While the plan is elaborate and multi-layered — right up to the suspenseful conclusion — "The Sting" is interesting in the sense that the con is focused on taking down one person, as opposed to the multi-million dollar, casino-swindling antics of "Ocean's 11." Having this singular focus not only keeps the film flowing but ensures we stay aligned with the charming con artists — and it also helps that Robert Shaw is so excellent at playing the thoroughly nasty Lonnegan. As the plot gets more and more intricate, the wonderful script by David S. Ward manages to keep things light, and it maintains this as it barrels towards its hugely satisfying conclusion.

"The Sting" was overwhelmingly popular with audiences and critics when it was released, and it still sits at number 21 in the highest-grossing films of all time when adjusted for inflation. It was also nominated for 10 Academy Awards, winning seven, including Best Picture, Best Director, Best Film Editing, and Best Music.

Catch Me If You Can

Released in 2002, "Catch Me If You Can" is based on the unbelievable true story of Frank Abagnale Jr., who successfully impersonated a pilot, a lawyer, and even a doctor. Thanks to his chameleonic abilities, Abagnale cashed in millions of dollars worth of fraudulent checks — all before his 19th birthday. Depicted in the movie by the apparently forever-young Leonardo DiCaprio, the film unfolds as an entertaining cat-and-mouse game as Frank constantly outwits and evades the leading FBI investigator, Carl Hanratty (Tom Hanks).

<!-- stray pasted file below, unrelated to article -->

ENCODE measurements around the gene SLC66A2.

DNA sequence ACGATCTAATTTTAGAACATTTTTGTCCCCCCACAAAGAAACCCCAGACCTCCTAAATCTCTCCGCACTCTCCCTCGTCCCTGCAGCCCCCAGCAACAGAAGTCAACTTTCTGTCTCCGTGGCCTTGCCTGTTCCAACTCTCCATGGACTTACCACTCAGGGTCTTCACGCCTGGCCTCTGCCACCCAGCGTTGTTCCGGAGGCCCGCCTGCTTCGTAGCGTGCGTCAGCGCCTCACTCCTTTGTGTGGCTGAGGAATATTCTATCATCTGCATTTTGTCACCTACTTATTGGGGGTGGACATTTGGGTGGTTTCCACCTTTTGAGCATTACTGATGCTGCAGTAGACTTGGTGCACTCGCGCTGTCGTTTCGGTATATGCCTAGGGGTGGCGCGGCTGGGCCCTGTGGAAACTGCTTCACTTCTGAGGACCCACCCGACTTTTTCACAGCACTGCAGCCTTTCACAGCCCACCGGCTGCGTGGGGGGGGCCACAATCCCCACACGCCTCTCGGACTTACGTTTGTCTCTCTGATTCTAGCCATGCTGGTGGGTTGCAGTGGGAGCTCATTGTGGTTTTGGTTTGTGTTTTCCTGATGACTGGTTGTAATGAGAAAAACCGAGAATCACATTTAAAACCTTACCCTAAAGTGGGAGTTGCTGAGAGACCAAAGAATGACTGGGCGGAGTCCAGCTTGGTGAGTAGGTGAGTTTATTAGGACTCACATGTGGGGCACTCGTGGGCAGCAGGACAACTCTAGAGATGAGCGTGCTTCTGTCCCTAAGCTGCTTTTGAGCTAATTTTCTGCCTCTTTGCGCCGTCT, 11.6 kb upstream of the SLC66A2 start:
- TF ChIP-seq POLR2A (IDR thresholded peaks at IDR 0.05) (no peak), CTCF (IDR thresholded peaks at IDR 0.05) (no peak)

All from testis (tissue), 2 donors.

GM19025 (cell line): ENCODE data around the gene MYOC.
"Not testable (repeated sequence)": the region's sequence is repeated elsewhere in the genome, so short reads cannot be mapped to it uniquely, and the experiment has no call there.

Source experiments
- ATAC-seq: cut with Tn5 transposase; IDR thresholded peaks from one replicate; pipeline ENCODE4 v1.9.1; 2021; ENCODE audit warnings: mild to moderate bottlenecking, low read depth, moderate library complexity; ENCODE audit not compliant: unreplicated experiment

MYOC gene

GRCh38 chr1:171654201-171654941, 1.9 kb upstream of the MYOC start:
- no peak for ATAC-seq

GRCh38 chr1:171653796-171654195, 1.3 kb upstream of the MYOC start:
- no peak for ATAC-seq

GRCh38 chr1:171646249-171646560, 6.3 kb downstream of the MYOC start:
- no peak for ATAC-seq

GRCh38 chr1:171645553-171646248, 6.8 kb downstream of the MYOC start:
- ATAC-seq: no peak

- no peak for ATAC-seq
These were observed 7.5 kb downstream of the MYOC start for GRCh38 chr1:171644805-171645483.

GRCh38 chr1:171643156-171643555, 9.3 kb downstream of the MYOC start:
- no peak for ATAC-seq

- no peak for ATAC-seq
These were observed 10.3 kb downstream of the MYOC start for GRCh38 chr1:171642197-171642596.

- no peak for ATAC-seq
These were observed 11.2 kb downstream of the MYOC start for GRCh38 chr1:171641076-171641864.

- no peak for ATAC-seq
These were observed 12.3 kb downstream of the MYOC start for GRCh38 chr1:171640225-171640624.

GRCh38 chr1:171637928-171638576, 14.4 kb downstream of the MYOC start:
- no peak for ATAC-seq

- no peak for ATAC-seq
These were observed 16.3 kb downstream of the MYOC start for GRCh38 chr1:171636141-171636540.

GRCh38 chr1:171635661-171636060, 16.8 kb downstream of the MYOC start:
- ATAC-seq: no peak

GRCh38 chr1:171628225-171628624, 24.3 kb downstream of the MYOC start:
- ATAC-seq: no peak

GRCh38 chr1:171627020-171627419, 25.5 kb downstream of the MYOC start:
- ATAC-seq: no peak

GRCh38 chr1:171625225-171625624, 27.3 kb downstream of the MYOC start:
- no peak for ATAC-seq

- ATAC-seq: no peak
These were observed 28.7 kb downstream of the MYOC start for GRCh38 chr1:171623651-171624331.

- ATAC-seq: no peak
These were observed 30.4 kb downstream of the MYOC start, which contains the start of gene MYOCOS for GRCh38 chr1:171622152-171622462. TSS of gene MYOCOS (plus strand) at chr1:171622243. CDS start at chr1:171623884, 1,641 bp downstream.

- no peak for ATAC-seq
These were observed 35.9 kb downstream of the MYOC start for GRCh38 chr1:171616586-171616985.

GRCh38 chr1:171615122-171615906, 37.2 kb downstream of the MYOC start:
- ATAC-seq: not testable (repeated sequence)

Much like the tricksters in "Ocean's 11," Frank is incredibly charming and seemingly able to talk his way into — or out of — any situation that arises. What's perhaps most interesting about Frank is that he isn't really trying to hurt anybody or deliberately cause harm to people, he's just a kid struggling to cope with his parent's divorce, and he channels his frustrations into pretending to be anyone apart from himself. This makes him an incredibly likable and deeply relatable character, despite his misdemeanors.

"Catch Me If You Can" is tremendous fun, with a surprisingly lovely ending. Steven Spielberg's film was praised by critics, including Mark Dinning for Empire who said, "This is as sophisticated as modern moviemaking gets ... a shot of pure class straight into the heart of cinema." "Catch Me If You Can" also picked up two Oscar nominations for John Williams' jazzy score and Christopher Walken's heartbreaking supporting role.